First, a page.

The subsequent investigation revealed that the bridge and undergone stresses by winds blowing from force 10 to 11 during the winter storm. These winds were blowing at right angles to the bridge subjecting it to the maximum amount of force that could be exerted. This kind of wind was not taken into consideration when the bridge was designed, and Thomas Bouch didn't even take into consideration the effects of wind as someone had told him that you didn't need to calculate the effects of wind speed for spans of less than 200 feet.
After the wreck the engine was recovered from the bottom of the Tay and restored to service afterwards it was known as the “Plunger.” The rest of the train and bodies were recovered in the spring of 1880.
At the inquiry the investigators discovered that there were several reasons why this bridge collapsed including poor design, and shoddy materials. One of the major problems with the iron castings was blow holes that formed in them the iron workers patched these holes with a product they called “egg” that left an invisible patch in the iron but did nothing for its strength.
It was also disclosed during the investigation that neither Bouch, nor the contractor were regular visitors at the building site while workers were recycling iron supposedly. It was presently discovered that many of the girders used in the construction of this bridge had wall thickness as a various thicknesses. Many of these cast iron parts that were defective were supposed to be recycled, they were instead patched using egg and used in the construction of the bridge.
Another problem was discovered in the logs that were supposed to hold the various parts of the bridge together when tested later the slugs were only able to sustain 20 short tons of pressure before they snapped. This was totally inadequate because they actually showed and unable to withstand 60 short tons of pressure before snapping. There was even the evidence that many of the inadequate castings were hidden from inspection before being used.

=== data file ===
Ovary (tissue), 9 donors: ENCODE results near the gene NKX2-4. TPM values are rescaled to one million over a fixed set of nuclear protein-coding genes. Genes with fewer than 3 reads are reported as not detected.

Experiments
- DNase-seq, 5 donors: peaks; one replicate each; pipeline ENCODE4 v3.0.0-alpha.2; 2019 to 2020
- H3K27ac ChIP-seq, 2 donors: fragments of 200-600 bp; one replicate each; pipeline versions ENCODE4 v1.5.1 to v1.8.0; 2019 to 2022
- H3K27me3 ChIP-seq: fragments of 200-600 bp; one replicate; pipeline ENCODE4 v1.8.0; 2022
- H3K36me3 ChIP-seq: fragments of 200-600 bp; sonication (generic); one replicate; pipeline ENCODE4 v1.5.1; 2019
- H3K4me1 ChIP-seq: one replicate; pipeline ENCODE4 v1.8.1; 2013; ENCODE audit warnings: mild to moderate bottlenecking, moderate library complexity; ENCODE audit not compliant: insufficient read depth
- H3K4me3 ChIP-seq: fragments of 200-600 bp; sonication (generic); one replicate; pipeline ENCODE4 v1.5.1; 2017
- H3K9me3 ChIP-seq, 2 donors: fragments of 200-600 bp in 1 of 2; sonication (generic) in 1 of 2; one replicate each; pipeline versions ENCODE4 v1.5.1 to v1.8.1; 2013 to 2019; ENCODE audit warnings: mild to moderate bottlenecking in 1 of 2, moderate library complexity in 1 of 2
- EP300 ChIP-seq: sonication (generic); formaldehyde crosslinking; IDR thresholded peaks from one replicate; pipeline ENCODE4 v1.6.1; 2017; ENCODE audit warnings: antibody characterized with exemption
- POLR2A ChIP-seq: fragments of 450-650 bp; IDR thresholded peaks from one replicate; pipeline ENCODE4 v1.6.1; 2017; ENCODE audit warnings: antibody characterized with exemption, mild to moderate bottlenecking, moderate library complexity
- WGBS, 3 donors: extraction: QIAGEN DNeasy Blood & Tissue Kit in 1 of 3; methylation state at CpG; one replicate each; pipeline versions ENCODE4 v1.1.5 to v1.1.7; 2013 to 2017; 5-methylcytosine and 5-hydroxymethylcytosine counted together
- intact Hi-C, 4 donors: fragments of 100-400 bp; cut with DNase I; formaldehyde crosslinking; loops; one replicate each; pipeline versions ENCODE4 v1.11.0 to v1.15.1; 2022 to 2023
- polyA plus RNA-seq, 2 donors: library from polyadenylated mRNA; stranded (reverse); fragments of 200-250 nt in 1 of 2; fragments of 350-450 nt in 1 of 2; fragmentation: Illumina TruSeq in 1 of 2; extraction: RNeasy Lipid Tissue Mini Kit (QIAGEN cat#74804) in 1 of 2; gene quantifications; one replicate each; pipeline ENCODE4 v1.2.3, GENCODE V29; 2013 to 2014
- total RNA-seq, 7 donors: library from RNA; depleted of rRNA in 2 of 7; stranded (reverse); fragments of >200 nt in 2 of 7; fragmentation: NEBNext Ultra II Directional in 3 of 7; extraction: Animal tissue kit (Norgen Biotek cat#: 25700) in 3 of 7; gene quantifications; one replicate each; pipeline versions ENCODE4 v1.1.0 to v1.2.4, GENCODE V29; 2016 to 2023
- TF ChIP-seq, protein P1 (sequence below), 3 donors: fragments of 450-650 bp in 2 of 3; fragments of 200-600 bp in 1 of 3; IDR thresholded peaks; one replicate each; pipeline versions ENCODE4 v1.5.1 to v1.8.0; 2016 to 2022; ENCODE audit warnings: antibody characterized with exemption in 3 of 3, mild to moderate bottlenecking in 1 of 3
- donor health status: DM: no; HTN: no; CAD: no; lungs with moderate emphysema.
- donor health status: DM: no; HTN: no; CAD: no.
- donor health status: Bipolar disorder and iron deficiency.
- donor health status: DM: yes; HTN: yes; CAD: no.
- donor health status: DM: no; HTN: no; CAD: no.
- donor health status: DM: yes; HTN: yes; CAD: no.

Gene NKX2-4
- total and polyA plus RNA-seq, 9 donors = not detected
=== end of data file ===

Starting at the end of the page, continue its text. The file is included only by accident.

There are plenty of clues that were overlooked during the construction of the bridge indicating it was in trouble long before it was ever finished. Even after it was finished and maintenance inspector Henry Noble had heard the bridge rattling but instead of reporting the problem he shoved iron shims into the bridge to alleviate the problem. This is a problem that never stopped until the bridge collapsed.
The collapse of the bridge caused the downfall of Bouch’s reputation as a reputable engineer. Because the chairman of the investigating committee laid the blame for the bridge collapse on Sir Thomas Bouch. Being blamed for the bridge collapse was too much for Bouch and he died within the year.
The aftermath of the collapse of the Tay Bridge found Bouch and several other writers claiming that it was the last cars of the train that were blown off the bridge that caused the disaster. This was discredited by the investigative commission leaving the question unanswered of how this managed to destroy a whole half mile of bridging. The rules and regulations concerning bridge construction were tightened so the next big bridge that was built, the Firth of Forth Bridge didn't suffer the fate of the Tay Bridge.